"Thomas Merton identified the 'signs of the times' as kairos — a quality of time that is eternal, when time is full of meaning and events point to divine purpose. In one of many reflections on the topic, he wrote, 'The Bible is concerned with time's fullness, the time for an event to happen, the time for an emotion to be felt, the time for a harvest or for the celebration of a harvest.' The Bible can be a good guide for our interpretation of events as we look to discern what God is doing and remember that God's design and final purpose is that God will ultimately reign and God's ways of love will prevail. God's ways are not always our ways. God's timetable is not always our timetable. Discernment calls us to settle into God's ways of measuring time.
"Clock time (chromos) is divided into minutes, hours, days, and weeks, and its compartments dominate our lives. In chronological time, what happens to us is a series of disconnected incidents and accidents that we seek to manage or subdue to feel in control of our lives. Time becomes a burden unless we convert it into God's time.
"God's time (kairos) has to do with opportunity and fullness of meaning, moments that are ripe for their intended purpose. When we see time in light of our faith in the God of history, we see that the events of this year are not just a series of happy or unhappy events but part of the shaping hands of God, who wants to mold our world and our lives. Even when life seems harried and continues to have hard moments, we can believe that something good is happening amid all of this. We get glimpses of how God might be working out his purposes in our days. Time becomes not just something to get through or manipulate or manage, but the arena of God's good work in us. Whatever happens — good things or bad, pleasant or problematic — we ask, 'What might God be doing here?' We see the events of the day as continuing occasions to change the heart. Time points beyond itself and begins to speak to us of God.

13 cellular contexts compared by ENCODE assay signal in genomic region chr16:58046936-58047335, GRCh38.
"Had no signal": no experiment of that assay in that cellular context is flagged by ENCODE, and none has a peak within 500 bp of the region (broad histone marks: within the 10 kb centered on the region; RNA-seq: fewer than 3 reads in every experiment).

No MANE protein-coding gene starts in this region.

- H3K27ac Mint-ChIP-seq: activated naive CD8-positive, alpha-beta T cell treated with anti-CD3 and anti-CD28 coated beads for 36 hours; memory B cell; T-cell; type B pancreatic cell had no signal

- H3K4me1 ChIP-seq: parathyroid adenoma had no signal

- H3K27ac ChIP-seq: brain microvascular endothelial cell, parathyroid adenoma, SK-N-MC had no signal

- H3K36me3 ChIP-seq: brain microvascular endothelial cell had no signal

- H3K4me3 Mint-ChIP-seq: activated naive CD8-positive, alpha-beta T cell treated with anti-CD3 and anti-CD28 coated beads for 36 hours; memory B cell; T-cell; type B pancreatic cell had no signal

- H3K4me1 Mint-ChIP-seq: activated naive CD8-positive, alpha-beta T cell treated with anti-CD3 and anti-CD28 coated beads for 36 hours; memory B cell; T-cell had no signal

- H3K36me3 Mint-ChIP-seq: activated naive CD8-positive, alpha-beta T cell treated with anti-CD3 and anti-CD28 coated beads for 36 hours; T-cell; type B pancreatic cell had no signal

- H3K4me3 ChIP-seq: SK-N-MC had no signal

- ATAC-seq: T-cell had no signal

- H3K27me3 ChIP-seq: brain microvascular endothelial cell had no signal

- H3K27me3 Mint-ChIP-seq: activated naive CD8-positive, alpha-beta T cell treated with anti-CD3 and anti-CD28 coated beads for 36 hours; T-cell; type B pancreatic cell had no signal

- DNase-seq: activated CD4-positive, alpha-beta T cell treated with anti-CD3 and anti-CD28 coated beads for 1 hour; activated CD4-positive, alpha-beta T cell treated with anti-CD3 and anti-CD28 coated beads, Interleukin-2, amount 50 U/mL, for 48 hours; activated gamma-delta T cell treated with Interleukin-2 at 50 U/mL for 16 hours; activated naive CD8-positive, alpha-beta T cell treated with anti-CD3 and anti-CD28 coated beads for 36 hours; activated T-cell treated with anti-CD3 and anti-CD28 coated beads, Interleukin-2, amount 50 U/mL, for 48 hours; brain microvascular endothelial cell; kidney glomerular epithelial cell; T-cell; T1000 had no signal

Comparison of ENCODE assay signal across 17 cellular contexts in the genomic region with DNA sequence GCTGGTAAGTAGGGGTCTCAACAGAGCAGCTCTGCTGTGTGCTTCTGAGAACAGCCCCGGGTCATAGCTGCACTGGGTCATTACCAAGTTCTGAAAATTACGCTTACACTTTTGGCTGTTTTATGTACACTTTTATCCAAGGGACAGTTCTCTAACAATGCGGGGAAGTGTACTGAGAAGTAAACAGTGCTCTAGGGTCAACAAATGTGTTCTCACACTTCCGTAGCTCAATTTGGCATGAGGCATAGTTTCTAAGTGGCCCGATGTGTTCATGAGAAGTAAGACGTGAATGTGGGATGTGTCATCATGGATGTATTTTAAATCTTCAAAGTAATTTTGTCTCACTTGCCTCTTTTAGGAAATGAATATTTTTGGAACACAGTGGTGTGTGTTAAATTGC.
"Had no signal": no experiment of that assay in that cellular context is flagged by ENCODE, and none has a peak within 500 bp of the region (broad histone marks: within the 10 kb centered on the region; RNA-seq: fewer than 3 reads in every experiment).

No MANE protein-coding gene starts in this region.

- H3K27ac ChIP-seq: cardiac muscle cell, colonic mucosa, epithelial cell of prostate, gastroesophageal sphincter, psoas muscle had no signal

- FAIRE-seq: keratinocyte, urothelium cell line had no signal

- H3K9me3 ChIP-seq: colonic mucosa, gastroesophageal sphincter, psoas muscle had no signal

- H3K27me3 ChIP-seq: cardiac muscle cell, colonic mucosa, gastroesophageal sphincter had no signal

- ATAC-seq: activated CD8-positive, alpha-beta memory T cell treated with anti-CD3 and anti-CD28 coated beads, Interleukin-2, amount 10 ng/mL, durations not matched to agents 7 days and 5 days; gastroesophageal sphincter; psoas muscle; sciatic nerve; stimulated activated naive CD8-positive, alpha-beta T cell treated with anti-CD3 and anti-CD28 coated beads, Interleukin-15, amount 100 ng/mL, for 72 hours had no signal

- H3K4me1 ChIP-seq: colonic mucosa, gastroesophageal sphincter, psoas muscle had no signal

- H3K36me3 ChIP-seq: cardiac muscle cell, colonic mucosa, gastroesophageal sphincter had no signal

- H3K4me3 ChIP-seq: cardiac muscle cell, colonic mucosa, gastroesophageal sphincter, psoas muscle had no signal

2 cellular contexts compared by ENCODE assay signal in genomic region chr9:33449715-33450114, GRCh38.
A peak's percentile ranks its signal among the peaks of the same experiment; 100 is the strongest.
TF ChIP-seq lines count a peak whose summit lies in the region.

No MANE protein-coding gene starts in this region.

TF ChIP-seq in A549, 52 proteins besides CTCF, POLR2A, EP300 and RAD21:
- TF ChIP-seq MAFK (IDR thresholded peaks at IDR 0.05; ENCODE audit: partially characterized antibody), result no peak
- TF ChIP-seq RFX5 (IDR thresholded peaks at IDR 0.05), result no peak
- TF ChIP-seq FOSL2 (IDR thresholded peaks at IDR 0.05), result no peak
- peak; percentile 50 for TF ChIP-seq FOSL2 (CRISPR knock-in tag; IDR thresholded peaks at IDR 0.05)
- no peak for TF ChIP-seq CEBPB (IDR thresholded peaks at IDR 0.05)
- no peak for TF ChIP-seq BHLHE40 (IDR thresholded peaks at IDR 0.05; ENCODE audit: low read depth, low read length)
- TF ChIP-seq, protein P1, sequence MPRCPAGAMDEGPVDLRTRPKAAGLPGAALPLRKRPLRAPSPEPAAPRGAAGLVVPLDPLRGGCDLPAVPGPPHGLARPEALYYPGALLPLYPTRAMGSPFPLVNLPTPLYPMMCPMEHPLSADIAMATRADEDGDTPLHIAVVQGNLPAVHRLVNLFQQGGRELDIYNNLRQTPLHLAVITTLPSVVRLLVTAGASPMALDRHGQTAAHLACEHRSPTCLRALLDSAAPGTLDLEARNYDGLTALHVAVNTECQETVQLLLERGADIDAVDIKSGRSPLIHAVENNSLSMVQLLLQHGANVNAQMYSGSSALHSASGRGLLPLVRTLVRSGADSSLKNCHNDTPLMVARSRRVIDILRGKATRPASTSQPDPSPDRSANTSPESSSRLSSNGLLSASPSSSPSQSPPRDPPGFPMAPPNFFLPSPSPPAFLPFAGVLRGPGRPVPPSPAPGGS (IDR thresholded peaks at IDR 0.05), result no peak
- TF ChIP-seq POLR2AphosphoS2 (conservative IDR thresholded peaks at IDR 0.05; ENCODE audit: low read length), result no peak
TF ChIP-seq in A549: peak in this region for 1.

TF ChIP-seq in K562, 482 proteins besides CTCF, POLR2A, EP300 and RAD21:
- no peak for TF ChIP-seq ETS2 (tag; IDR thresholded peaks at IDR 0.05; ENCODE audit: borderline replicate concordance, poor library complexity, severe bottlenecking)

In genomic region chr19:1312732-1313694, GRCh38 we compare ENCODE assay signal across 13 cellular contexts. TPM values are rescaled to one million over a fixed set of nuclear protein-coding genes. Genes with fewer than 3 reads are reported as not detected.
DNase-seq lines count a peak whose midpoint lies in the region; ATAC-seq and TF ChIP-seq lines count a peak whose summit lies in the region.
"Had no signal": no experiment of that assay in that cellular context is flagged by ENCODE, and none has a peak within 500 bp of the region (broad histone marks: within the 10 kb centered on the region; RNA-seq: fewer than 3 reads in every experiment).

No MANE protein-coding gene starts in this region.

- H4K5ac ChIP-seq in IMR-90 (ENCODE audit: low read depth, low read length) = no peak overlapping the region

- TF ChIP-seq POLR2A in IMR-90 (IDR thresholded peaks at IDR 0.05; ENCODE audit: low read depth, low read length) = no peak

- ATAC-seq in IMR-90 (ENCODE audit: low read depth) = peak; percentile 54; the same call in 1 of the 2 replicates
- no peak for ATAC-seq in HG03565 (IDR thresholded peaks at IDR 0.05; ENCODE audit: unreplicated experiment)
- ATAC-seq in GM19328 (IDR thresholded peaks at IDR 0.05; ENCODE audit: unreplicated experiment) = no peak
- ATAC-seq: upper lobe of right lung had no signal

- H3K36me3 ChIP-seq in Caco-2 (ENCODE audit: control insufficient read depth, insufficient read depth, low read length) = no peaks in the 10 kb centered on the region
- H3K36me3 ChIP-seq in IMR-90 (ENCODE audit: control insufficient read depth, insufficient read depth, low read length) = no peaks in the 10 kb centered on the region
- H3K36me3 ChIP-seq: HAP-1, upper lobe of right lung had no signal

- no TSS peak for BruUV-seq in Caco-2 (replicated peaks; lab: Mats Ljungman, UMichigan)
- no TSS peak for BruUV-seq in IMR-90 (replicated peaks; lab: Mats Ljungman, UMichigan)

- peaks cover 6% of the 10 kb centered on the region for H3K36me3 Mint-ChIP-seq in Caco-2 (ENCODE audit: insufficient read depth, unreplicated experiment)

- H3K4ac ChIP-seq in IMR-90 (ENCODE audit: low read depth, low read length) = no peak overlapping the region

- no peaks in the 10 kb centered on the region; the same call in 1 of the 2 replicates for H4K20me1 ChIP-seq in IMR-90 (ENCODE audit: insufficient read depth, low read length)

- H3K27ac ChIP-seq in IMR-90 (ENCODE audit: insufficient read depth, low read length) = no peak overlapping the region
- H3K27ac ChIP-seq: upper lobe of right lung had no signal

"God's time is timeless. Kairos contains both past and future events in the present moment. Words like after and before, or first or last, belong to mortal life and chronology. God is all in all, the beginning and end of time, and the deeper meaning of history. To gain this wider perspective, we first look backward to see how the seemingly unrelated events of our lives have brought us to where we are now. Like the people of Israel, who repeatedly reflected on their history and discovered God's guiding hand in the many painful events that led them to Jerusalem, so we pause to discern God's presence in the events that have made or unmade us. For by not remembering, we allow forgotten memories to intrude into the present and become independent forces with crippling effects on our lives. Forgetting the past is like turning our most intimate teacher against us. Remembering the past in this way allows us to live in the present and gain hope for the future, until chromos is converted to kairos.
"This view of time helps us practice patience in discernment. If we are patient, we can look at all the events of each day — expected and unexpected — as holding promise for us. Patience is the attitude that says we cannot force life but have to let it grow in its own time. Patience lets us see the people we meet, the events of the day, and the unfolding history of our times as all part of that slow process of development and final liberation.
"Given the nature of kairos, let's take a look at how certain events — critical events, current events, historical events, and even life circumstances — can serve as signposts pointing to the will of God and the new creation for those with eyes to see and ears to hear."